Technology & Science

CRTC opens up invitation-only meeting

A group advocating for more open internet access is lauding the CRTC's decision to broaden representation at an upcoming invitation-only meeting on regulating digital services.
Telecommunications is about more than just TV and radio these days as online video streaming services like Netflix encroach on the market of traditional broadcasters and content providers. CRTC is to discuss that and similar issues at a meeting in Ottawa next week. (Damian Dovarganes/The Associated Press)

A group advocating for a more open telecommunications policy in Canada is lauding the CRTC's decision to broaden representation at an upcoming invitation-only meeting on regulating digital services.

Last month, criticized the telecommunications regulator for keeping closed its meeting on the issue, scheduled for March 23 and 24 in Ottawa.

It warned that lack of public oversight threatened to turn the meeting into "yet another big telecom lobbying bonanza."

A CRTC spokesman said the meeting's aim is to evaluate approaches to regulation in a digital economy where telecommunications and broadcasting are converging into a single world of communication.

In a news release issued Monday, Vancouver-based said it welcomed the CRTC's efforts to broaden representation at the meeting, which will also address the CRTC's controversial internet metering proposal.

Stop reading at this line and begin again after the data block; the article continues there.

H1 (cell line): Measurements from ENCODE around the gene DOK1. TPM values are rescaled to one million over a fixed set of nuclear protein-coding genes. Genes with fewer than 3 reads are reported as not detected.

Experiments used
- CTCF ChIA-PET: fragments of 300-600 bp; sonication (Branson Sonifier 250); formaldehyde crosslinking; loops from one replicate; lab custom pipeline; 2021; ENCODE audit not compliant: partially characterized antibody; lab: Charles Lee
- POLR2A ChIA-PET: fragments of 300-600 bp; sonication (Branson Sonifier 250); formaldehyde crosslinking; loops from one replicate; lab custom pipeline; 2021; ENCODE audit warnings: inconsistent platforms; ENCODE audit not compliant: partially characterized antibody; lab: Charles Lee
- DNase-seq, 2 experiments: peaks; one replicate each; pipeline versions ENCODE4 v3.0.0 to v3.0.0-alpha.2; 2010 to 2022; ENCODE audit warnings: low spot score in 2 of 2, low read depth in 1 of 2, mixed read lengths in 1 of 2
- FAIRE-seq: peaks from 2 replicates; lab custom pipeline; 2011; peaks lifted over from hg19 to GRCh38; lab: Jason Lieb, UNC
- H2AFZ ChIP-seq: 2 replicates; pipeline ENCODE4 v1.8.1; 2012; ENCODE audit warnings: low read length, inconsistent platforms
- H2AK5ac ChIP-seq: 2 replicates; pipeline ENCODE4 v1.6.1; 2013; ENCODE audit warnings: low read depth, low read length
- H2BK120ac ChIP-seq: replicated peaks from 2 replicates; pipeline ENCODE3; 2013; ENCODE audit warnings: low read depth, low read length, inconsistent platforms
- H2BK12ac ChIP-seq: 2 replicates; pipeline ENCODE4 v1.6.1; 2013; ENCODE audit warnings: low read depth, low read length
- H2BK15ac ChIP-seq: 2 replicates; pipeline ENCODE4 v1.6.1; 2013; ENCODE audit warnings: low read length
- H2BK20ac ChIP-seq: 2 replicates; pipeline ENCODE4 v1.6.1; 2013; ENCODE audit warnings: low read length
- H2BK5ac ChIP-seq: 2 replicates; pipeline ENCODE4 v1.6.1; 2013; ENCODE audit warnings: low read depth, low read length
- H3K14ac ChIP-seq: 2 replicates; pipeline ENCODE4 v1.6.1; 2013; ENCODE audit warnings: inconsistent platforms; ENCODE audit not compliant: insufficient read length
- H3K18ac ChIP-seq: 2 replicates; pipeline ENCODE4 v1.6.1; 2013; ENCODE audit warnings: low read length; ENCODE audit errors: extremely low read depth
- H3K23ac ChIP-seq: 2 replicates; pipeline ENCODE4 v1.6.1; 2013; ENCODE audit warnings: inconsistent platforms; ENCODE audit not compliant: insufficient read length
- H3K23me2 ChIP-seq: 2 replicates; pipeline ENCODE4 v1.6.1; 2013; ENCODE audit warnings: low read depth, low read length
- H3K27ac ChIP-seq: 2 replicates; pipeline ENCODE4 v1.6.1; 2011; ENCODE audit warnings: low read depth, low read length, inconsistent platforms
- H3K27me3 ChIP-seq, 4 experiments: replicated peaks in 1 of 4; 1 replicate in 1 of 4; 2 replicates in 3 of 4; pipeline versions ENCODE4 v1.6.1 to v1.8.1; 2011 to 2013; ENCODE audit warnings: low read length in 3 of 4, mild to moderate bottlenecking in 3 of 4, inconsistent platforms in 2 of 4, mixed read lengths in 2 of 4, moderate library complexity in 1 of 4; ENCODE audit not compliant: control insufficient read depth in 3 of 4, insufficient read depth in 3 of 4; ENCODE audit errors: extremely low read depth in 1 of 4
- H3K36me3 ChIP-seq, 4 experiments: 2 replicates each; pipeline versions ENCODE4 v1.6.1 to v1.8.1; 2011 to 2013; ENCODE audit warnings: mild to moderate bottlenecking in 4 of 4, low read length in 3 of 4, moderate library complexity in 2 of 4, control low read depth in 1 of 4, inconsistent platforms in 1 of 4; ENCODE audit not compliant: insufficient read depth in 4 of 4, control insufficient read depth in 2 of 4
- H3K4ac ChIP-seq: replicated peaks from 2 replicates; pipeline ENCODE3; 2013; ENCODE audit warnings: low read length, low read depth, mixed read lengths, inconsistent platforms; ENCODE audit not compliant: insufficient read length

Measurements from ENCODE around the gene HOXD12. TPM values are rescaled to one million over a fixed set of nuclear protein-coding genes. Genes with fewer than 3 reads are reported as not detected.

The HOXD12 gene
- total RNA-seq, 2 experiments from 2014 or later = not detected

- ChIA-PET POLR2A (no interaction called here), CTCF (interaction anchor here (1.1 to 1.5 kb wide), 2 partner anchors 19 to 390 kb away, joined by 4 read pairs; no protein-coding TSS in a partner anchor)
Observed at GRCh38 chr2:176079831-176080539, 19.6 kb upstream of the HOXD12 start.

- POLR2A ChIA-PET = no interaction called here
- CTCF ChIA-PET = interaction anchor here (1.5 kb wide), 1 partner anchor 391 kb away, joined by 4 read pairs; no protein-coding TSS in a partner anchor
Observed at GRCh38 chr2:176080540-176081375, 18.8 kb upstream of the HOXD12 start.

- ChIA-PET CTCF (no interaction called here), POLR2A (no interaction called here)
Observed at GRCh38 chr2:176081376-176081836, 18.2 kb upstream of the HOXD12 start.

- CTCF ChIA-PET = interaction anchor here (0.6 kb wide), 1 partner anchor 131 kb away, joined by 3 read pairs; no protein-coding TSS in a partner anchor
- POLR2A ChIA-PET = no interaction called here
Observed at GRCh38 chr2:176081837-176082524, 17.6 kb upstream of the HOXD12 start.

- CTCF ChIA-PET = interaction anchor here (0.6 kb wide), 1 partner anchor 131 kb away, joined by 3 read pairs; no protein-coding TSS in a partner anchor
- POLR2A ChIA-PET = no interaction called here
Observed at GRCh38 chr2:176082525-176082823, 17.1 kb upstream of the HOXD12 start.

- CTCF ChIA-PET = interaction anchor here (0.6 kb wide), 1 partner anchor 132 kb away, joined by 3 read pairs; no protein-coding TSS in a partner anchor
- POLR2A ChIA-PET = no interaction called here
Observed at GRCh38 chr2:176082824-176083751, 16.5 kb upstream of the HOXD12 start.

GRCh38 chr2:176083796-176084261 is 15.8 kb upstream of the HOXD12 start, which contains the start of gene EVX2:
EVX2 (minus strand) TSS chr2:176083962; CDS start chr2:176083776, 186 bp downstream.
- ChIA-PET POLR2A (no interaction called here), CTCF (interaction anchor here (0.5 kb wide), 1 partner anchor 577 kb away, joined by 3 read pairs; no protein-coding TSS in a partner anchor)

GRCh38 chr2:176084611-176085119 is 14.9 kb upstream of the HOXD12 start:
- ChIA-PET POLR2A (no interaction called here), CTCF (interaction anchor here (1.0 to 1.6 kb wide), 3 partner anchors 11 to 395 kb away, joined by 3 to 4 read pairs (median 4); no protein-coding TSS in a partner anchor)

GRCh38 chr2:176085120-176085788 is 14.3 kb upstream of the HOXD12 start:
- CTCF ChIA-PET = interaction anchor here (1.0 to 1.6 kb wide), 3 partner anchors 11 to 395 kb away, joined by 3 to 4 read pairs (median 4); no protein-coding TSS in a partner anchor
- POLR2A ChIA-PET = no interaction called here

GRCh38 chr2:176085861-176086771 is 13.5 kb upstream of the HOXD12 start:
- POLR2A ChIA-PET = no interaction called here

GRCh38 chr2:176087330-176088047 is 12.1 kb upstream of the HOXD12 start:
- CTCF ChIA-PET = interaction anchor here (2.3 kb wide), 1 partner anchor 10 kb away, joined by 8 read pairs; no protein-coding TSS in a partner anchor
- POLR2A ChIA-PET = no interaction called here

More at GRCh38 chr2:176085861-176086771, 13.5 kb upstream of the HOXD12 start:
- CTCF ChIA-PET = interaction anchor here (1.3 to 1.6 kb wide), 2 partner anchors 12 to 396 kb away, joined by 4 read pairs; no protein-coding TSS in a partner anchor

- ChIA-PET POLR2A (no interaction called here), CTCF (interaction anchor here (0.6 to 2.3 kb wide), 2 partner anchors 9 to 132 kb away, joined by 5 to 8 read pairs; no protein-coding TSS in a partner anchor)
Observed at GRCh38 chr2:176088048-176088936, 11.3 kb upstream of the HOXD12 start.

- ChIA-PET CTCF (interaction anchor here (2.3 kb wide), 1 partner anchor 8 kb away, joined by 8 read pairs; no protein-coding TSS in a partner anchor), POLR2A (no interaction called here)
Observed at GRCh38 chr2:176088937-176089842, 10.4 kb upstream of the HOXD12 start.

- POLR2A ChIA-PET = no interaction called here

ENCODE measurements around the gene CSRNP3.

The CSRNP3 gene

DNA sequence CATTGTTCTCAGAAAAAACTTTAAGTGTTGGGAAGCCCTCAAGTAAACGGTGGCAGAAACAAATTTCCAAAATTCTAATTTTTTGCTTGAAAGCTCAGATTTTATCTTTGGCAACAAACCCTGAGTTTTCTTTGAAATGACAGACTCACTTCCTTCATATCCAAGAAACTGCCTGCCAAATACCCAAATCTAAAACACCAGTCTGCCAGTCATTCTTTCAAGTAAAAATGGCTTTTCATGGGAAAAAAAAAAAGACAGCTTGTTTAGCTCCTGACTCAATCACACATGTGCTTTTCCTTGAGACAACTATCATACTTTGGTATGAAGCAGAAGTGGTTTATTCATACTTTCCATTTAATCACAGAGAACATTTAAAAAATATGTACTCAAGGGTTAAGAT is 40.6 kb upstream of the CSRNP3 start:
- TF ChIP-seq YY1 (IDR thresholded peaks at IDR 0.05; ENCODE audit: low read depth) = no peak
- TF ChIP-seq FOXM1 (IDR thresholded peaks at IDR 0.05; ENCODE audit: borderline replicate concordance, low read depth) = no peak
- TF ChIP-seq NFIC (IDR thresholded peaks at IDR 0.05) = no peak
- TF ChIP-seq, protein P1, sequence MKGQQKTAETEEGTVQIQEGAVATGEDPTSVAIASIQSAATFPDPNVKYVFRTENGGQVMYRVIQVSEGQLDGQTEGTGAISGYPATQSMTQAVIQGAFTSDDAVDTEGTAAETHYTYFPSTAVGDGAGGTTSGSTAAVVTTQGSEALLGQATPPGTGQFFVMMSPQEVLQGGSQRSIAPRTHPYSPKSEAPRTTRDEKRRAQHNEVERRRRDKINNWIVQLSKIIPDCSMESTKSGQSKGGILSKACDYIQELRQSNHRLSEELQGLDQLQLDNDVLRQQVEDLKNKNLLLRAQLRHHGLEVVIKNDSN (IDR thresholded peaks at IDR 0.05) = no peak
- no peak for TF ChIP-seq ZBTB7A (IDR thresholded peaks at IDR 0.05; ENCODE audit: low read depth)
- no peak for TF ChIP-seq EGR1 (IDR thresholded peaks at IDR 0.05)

"So far, it has been confirmed that the CRTC will disclose the list of participants and in so doing, promote a balance between representatives of Big Telecom, broadcasters, digital creators and people working for Canadians' interests," the organization said.

It also said it has received an invitation to the meeting. is asking that the meeting be recorded and streamed live online and for meeting minutes to be made publicly available.

The meeting comes at a time when companies such as the online video streaming service Netflix are blurring the line between telecommunications and broadcasting.

The CRTC does not currently consider services such as Netflix to be broadcasters, meaning they are not subject to the same regulations as traditional broadcasters.

The Canadian Media Production Association, however, considers Netflix a direct competitor of broadcasters and cable and satellite companies that provide similar content to the same customer base.